“This Council was profoundly disappointed to hear the view of Liberal Democrat MP Layla Moran who, when asked on BBC Question Time (18 February) about curbs on free speech in our universities, claimed  that it “should not be a priority right now” only days after moderate academics had written compellingly about professional attacks suffered by them.

 

As a county with a number of first-class schools and colleges, excellent public libraries and two leading universities, and with a great many residents employed by this Council and others in the Education profession, this Council:

 

i)       Publicly deplores the position held by the MP for Oxford West and Abingdon;

ii)      reaffirms in the strongest possible terms that it believes in freedom of speech everywhere, particularly in our schools, colleges, public libraries and universities;

iii)     believes that students – whether at school, college or university – should be taught how to think, not what to think;

iv)     offers reassurance to students, teachers and academics throughout this county that we will continue to work with our schools, public libraries and other educational institutions to ensure that views can be expressed without fear of retribution or persecution;

v)      asks the Leader to write to all local MPs, schools, public libraries and higher and further education establishments in Oxfordshire clearly outlining this Council’s stance;

vi)     asks the Leader to write to the MP in question, inviting her to reconsider the insensitive implications of her remarks, which serve only to condone abuse, rather than promote open, liberal and diverse debate.”

Minutes:

Councillor Fatemian proposed and Councillor Fox-Davies seconded the following motion:

 

“This Council was profoundly disappointed to hear the view of Liberal Democrat MP Layla Moran who, when asked on BBC Question Time (18 February) about curbs on free speech in our universities, claimed  that it “should not be a priority right now” only days after moderate academics had written compellingly about professional attacks suffered by them.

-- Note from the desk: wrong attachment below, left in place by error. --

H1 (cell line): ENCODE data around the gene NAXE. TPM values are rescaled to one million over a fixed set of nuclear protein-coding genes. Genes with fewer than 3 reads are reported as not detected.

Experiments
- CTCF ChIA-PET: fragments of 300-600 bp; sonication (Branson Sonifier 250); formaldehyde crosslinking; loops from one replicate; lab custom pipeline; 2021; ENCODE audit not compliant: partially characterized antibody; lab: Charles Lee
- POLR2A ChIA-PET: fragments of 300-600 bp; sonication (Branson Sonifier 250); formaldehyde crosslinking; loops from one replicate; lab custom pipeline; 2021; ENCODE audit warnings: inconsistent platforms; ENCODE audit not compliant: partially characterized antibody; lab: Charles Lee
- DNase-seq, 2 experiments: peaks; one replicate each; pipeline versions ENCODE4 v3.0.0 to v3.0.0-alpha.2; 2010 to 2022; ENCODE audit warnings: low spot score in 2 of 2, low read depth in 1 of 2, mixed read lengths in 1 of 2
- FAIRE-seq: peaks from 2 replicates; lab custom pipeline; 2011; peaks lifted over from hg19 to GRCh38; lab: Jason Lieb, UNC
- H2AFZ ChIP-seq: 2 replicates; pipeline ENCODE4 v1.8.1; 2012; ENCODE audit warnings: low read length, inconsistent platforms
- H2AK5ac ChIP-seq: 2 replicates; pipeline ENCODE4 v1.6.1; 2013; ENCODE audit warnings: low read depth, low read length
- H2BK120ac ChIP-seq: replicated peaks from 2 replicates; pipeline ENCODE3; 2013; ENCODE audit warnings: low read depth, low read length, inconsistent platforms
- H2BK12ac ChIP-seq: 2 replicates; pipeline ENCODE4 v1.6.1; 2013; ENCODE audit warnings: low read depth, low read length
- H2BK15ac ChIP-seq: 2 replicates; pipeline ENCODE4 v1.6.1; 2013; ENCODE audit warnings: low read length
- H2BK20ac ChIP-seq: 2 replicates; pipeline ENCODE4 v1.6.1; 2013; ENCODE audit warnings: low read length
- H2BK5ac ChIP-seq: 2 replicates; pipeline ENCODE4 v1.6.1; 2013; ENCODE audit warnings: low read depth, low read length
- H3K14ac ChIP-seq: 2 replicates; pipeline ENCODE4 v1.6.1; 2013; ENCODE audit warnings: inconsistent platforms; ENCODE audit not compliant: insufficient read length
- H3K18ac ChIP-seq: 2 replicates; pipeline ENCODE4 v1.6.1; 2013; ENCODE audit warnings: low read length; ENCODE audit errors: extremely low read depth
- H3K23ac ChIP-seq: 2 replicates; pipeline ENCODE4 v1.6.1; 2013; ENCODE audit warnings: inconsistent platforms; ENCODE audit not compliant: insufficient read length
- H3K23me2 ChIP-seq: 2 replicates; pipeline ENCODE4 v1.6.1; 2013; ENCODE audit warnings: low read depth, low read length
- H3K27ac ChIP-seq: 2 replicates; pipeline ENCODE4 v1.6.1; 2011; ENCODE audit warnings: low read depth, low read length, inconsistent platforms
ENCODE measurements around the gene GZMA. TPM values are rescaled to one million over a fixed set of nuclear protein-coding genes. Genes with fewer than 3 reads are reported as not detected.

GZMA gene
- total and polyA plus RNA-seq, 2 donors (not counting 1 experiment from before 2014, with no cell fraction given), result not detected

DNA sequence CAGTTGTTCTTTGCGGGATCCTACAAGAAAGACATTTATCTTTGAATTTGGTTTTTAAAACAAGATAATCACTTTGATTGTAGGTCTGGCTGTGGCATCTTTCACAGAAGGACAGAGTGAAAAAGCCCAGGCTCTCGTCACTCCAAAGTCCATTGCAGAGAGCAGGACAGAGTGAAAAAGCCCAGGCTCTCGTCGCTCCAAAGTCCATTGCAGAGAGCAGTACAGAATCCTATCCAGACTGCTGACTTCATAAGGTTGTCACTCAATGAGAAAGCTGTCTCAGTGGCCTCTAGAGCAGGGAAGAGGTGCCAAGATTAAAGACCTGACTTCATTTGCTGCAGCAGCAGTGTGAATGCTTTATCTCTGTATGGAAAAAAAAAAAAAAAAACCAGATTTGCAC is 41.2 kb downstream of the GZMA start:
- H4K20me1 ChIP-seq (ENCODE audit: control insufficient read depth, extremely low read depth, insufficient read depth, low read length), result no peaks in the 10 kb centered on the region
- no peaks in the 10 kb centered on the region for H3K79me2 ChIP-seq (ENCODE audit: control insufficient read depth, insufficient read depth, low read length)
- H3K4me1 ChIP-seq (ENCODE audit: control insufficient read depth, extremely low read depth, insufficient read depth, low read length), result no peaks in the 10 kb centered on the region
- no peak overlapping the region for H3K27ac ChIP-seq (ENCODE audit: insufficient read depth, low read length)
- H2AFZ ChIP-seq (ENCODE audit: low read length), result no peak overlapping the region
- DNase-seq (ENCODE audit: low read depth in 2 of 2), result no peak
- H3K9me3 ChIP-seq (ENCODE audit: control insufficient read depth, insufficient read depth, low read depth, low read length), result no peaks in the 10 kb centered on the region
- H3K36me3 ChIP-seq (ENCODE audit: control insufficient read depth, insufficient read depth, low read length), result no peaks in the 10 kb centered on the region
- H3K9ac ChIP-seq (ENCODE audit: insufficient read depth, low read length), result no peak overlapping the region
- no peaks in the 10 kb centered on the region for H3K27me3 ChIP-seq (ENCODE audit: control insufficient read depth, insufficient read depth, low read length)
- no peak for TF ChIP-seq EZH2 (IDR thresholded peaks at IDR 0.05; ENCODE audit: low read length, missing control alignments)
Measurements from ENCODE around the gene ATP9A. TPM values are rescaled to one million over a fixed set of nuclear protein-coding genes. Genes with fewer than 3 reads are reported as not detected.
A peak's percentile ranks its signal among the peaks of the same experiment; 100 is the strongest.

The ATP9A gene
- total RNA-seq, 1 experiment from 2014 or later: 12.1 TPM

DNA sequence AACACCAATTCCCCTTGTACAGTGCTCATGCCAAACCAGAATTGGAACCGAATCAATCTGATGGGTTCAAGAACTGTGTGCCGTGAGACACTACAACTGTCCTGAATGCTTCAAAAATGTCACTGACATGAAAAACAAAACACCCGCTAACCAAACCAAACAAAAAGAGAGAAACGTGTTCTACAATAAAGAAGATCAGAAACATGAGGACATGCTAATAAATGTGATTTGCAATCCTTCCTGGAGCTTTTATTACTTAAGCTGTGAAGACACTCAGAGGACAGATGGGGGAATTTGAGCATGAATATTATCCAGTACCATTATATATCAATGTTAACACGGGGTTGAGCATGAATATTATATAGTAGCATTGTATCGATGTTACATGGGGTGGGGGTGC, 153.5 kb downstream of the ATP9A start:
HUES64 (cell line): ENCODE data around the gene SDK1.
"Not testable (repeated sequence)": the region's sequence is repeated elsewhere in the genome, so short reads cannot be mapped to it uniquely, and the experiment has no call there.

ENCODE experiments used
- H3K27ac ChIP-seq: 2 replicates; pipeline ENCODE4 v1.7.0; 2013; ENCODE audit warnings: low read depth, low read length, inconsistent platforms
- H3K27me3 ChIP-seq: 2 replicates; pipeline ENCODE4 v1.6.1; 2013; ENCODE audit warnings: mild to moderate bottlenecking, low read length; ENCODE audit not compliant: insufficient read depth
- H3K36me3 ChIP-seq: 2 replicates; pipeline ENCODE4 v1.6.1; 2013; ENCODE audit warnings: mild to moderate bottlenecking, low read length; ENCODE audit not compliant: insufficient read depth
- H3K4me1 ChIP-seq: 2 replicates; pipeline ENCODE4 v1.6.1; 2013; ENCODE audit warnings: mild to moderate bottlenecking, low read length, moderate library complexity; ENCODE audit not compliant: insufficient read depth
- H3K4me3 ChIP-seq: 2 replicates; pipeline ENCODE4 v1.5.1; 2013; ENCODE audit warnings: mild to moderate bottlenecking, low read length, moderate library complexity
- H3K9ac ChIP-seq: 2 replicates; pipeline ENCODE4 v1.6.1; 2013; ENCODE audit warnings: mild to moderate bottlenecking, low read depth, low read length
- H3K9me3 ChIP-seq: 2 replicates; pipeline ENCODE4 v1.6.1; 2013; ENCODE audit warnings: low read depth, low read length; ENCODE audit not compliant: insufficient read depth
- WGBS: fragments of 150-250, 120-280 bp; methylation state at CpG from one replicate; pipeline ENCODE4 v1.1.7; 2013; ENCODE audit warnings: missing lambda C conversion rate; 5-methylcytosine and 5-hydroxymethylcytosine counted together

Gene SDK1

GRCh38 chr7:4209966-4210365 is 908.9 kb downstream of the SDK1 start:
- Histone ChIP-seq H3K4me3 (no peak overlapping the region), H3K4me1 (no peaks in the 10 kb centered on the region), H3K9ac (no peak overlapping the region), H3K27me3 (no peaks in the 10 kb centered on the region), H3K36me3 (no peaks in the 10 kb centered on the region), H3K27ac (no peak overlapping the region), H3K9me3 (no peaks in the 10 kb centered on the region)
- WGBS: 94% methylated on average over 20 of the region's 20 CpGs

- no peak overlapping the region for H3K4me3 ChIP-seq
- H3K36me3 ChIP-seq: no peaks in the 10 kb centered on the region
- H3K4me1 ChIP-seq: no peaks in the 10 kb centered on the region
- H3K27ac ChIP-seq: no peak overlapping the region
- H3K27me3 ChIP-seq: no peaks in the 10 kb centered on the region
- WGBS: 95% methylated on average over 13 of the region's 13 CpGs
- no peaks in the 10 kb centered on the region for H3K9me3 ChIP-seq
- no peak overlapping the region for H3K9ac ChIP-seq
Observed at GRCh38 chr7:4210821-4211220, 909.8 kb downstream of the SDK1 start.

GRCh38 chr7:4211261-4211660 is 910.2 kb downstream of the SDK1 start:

As a county with a number of first-class schools and colleges, excellent public libraries and two leading universities, and with a great many residents employed by this Council and others in the Education profession, this Council:

 

i)       Publicly deplores the position held by the MP for Oxford West and Abingdon;

ii)      reaffirms in the strongest possible terms that it believes in freedom of speech everywhere, particularly in our schools, colleges, public libraries and universities;

iii)     believes that students – whether at school, college or university – should be taught how to think, not what to think;

iv)     offers reassurance to students, teachers and academics throughout this county that we will continue to work with our schools, public libraries and other educational institutions to ensure that views can be expressed without fear of retribution or persecution;

v)      asks the Leader to write to all local MPs, schools, public libraries and higher and further education establishments in Oxfordshire clearly outlining this Council’s stance;

vi)     asks the Leader to write to the MP in question, inviting her to reconsider the insensitive implications of her remarks, which serve only to condone abuse, rather than promote open, liberal and diverse debate.”

 

Following debate the motion was lost by 25 votes against to 23 votes for.